Embryoid bodies were fixed with ice-cold methanol, rehydrated, and immunostained by standard procedures using anti-E-cadherin (mouse monoclonal ECCD-2, Takara; 1:250) or anti-Snail1 (Abcam). Images were acquired using a Leica inverted confocal microscope.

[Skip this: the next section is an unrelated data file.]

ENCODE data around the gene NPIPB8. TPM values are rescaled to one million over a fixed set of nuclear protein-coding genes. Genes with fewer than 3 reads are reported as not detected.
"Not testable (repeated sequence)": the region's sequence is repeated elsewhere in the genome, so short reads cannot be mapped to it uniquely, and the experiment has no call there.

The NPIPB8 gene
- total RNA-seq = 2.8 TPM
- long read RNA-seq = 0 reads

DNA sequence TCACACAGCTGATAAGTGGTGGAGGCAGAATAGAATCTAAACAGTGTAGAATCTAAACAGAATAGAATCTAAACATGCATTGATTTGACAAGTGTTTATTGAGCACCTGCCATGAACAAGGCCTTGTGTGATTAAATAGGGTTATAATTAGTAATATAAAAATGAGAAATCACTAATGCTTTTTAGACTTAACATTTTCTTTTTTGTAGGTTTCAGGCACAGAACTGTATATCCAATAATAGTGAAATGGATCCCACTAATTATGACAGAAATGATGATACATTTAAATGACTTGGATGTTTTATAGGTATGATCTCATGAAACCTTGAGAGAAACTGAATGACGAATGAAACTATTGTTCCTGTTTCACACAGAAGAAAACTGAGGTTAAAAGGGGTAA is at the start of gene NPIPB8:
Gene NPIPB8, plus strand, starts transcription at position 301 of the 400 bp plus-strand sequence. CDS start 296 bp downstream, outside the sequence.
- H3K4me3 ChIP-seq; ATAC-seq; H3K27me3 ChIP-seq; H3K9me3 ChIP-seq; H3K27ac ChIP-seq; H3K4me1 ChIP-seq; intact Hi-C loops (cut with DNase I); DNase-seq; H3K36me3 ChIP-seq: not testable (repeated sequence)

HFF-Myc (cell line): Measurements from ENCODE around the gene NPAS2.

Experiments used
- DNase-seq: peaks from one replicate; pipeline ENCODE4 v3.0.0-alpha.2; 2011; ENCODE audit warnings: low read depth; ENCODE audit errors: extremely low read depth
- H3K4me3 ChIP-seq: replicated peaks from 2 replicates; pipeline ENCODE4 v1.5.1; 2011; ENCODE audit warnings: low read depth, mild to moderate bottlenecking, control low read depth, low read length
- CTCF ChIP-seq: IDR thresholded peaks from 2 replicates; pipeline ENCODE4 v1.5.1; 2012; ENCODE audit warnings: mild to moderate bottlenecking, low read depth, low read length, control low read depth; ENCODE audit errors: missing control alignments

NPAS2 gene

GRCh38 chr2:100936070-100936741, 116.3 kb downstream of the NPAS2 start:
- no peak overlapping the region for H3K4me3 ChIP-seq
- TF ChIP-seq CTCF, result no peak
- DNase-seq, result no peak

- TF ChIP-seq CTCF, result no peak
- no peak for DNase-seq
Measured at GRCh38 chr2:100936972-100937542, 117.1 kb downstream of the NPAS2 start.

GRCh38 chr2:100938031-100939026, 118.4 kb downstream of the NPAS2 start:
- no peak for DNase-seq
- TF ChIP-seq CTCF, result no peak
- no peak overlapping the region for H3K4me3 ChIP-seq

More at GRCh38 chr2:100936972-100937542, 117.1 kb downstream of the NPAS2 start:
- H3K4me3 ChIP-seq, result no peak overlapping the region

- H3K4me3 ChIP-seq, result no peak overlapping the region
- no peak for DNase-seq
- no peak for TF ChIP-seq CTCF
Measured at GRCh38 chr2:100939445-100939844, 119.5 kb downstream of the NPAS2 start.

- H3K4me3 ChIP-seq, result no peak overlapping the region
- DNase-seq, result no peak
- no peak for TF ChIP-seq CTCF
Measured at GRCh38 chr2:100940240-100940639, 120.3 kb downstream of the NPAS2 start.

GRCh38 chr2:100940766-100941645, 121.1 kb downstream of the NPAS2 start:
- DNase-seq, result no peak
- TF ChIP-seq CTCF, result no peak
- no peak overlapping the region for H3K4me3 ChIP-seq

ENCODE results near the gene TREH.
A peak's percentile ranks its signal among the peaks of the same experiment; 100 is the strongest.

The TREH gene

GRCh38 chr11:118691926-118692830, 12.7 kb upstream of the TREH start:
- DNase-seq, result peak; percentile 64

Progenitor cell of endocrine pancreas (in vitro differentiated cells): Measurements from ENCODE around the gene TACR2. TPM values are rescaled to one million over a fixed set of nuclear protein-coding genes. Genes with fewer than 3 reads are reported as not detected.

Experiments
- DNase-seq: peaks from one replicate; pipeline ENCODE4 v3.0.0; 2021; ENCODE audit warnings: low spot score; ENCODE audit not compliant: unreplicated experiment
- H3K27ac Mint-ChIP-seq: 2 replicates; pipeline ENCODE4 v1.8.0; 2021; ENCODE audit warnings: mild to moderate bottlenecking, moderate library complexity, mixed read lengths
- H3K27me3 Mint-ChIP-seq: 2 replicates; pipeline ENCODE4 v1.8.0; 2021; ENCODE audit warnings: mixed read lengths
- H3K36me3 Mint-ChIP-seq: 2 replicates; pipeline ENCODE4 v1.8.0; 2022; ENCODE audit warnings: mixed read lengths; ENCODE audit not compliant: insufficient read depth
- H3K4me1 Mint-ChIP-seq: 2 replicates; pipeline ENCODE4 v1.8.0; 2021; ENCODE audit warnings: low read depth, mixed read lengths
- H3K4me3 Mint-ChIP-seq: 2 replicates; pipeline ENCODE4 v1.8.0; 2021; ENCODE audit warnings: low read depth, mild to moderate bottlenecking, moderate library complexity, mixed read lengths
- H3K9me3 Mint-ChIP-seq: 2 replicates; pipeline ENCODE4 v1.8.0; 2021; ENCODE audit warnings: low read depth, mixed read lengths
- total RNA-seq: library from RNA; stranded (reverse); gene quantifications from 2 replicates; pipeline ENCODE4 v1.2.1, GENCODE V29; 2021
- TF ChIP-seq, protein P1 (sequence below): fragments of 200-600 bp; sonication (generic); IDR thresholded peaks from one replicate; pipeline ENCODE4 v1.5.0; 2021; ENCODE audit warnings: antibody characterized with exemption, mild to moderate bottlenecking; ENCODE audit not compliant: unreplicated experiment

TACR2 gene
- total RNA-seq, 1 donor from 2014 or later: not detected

Chicken embryos were electroporated either with GFP and control myc-Tag, GFP and myc-Snail2, or GFP and myc-Sox3 expression plasmids. Eight hours after electroporation, GFP-positive tissues were dissected from HH5 embryos. Tissues were crosslinked with 1% formaldehyde in PBS for 10 min at room temperature and quenched with 0.125 M glycine for 5 min at room temperature. Tissues were then washed three times in PBS and resuspended in SDS lysis buffer (1% SDS, 10 mM EDTA, and 50 mM Tris [pH 8.1]) using 100 μl of buffer for a pool of 15 embryos (corresponding to approximately 1 × 105 cells). Lysates were sonicated in an ultrasonic cell disrupter (Bioruptor, Diagenode SA, Belgium) for 8 min, with alternating 30 s off and on, frozen in liquid nitrogen and stored at −80°C. Each sonicated lysate (about 1 × 105 cells) was diluted in 900 μl of buffer (0.01% SDS, 1.1% Triton X-100, 1.2 mM EDTA, 16.7 mM Tris [pH 8.1], and 167 mM NaCl) in the presence of protease inhibitors. Ten microliters was recovered as the input fraction, and the rest was divided and incubated overnight at 4°C with anti-myc ChIP grade (ab9132, Abcam, UK), anti-H3 ChIP grade (ab1791, Abcam, UK), or rabbit IgG control (Diagenode, Belgium) using 1 μg of antibody for tissue lysate. Immunoprecipitation of crosslinked Protein/DNA was performed adding 60 μl of a slurry of Protein A Agarose beads (Roche) previously saturated with salmon sperm DNA (1 mg/ml) and BSA (1 mg/ml). Complexes were washed using Low Salt Washing Solution (0.1% SDS, 1% Triton X-100, 2 mM EDTA, 20 mM Tris [pH 8.1], and 150 mM NaCl), High Salt Washing Solution (0.1% SDS, 1% Triton X-100, 2 mM EDTA, 20 mM Tris [pH 8.1], and 500 mM NaCl), LiCl Washing Solution (0.25 M LiCl, 1% IGEPAL, 1% deoxycholic acid, 1 mM EDTA, and 10 mM Tris [pH 8.1]), and two times TE Solution (10 mM Tris [pH 8.1] and 1 mM EDTA). Protein/DNA complexes were then eluted in 200 μl of elution buffer (1% SDS and 100 mM NaHCO3) and dissociated by incubating the samples at 65°C for 5 hr in the presence of 200 mM NaCl (added to the elution buffer). DNA was then purified using affinity columns and amplified by PCR and real-time PCR using H3 samples as a reference.